be continued or not. But there is an item, as has been suggested, of something over $325,000 in the Department of Trade and Commerce to carry on certain research. It is not this type of research: it is to try to find new uses, namely commercial uses, for different farm products, such as the utilization of wheat in the making of rubber. It may be that not much money will be spent on that particular object, but it will be things of that type- using wheat or grains for some other purpose -and a vote of that kind does not interfere with this one.

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NAT

Gordon Graydon (Leader of the Official Opposition)

National Government

Mr. GRAYDON:

The minister is satisfied that it should be left with the national research council? '

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LIB

James Garfield Gardiner (Minister of Agriculture)

Liberal

Mr. GARDINER:

I am satisfied that some of it has to be. That which is associated closely with industry is probably better left with the national research council. Where .the question is whether one can produce some particular type of plant in a certain area of Canada, I think it should be investigated by the Department of Agriculture, and the same may be said of projects such as the crossbreeding of plants to determine whether one can get better varieties for growing in this country.

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NAT

Douglas Gooderham Ross

National Government

Mr. ROSS (St. Paul's):

A new type of experimentation has been going on in the preservation of meat and the sterilization of milk and so on by electronics. Is that being undertaken by the National research council? Probably the question would come under the item affecting the research council, not the Department of Agriculture.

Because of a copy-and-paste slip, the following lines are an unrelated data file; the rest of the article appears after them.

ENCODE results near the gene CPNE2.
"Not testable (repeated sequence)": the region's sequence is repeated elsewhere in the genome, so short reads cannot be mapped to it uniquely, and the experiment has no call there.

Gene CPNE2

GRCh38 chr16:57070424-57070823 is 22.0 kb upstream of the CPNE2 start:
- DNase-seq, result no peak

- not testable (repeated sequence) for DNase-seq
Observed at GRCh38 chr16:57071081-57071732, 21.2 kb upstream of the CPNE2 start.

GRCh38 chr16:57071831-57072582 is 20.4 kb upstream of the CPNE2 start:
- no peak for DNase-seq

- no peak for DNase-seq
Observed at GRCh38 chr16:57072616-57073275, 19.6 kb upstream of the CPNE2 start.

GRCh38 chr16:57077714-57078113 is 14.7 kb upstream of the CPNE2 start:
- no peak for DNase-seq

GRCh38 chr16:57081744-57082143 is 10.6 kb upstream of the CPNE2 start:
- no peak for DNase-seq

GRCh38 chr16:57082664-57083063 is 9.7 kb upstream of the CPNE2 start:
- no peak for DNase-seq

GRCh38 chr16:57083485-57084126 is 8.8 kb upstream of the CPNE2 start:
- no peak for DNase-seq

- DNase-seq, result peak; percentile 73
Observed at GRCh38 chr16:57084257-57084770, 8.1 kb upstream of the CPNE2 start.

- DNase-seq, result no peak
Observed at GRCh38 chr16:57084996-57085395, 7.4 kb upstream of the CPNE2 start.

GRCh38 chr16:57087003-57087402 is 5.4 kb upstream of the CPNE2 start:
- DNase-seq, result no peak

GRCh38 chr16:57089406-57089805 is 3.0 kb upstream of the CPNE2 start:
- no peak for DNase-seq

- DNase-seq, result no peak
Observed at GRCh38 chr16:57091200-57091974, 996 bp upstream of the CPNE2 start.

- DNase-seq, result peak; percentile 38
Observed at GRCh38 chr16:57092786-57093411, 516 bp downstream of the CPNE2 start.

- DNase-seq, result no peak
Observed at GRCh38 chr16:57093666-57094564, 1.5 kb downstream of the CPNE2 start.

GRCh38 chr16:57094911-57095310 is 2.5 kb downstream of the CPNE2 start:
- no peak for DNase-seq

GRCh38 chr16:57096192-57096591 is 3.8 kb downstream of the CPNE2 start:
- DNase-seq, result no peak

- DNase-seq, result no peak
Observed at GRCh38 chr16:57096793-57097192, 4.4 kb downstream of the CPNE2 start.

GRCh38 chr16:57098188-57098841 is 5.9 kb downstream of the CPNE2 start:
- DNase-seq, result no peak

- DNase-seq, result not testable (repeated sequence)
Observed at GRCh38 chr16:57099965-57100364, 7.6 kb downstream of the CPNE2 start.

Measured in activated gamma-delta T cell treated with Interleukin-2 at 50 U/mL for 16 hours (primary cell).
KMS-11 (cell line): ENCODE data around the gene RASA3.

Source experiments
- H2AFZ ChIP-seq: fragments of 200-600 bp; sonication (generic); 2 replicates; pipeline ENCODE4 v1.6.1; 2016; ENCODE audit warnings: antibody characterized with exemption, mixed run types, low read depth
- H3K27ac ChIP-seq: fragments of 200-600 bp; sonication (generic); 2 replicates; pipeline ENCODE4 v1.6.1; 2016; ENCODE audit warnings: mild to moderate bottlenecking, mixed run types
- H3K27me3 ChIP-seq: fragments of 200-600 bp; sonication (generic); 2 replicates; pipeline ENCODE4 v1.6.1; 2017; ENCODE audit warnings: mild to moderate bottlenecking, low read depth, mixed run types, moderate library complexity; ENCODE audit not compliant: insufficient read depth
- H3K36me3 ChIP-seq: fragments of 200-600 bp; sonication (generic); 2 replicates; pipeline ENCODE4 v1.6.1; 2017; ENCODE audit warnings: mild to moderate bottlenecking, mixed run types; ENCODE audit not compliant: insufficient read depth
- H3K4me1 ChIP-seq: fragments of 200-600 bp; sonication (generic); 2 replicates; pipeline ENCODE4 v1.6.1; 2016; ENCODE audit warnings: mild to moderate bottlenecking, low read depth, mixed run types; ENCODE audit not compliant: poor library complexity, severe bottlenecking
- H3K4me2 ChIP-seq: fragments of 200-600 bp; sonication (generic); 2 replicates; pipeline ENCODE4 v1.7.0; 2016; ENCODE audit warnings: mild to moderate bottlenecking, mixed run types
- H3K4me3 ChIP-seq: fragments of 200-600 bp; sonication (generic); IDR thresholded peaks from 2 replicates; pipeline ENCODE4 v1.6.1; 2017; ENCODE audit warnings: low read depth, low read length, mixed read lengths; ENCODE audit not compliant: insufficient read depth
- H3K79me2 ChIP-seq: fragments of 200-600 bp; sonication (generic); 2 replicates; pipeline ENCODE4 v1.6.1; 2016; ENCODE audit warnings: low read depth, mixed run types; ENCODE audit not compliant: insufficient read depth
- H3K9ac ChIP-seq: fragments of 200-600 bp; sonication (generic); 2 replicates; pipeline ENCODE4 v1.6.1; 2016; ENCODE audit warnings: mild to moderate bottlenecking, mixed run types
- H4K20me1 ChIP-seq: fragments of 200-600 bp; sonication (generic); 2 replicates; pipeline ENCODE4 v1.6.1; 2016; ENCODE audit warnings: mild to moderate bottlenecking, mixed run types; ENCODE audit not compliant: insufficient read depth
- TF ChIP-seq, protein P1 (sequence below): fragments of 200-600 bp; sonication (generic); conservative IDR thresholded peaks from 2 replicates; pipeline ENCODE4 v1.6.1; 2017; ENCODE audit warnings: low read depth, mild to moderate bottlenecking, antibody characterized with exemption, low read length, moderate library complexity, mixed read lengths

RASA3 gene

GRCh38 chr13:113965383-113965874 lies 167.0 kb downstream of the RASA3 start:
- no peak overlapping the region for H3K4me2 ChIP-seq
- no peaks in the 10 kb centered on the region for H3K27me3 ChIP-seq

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LIB

James Garfield Gardiner (Minister of Agriculture)

Liberal

Mr. GARDINER:

On all that kind of research we work in cooperation with the national research council. We ask them to do work for us and they do it. That was the intention in setting up the council, that all the research work which could be done by the ' research council would be done for all departments of government, and our department, in common with all others, gets as much done as we possibly can.

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NAT

Gordon Graydon (Leader of the Official Opposition)

National Government

Mr. GRAYDON:

Mr. Chairman, let us be clear. The item which was carried before was item 7, but the minister was good enough to allow me to ask a supplementary question. That item is carried, but not item 8. Item 7 having been carried, let us call it eleven o'clock.

Progress reported.

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At eleven o'clock the house adjourned, without question put, pursuant to standing order. Rules of the House



Tuesday, March 7, 1944


March 6, 1944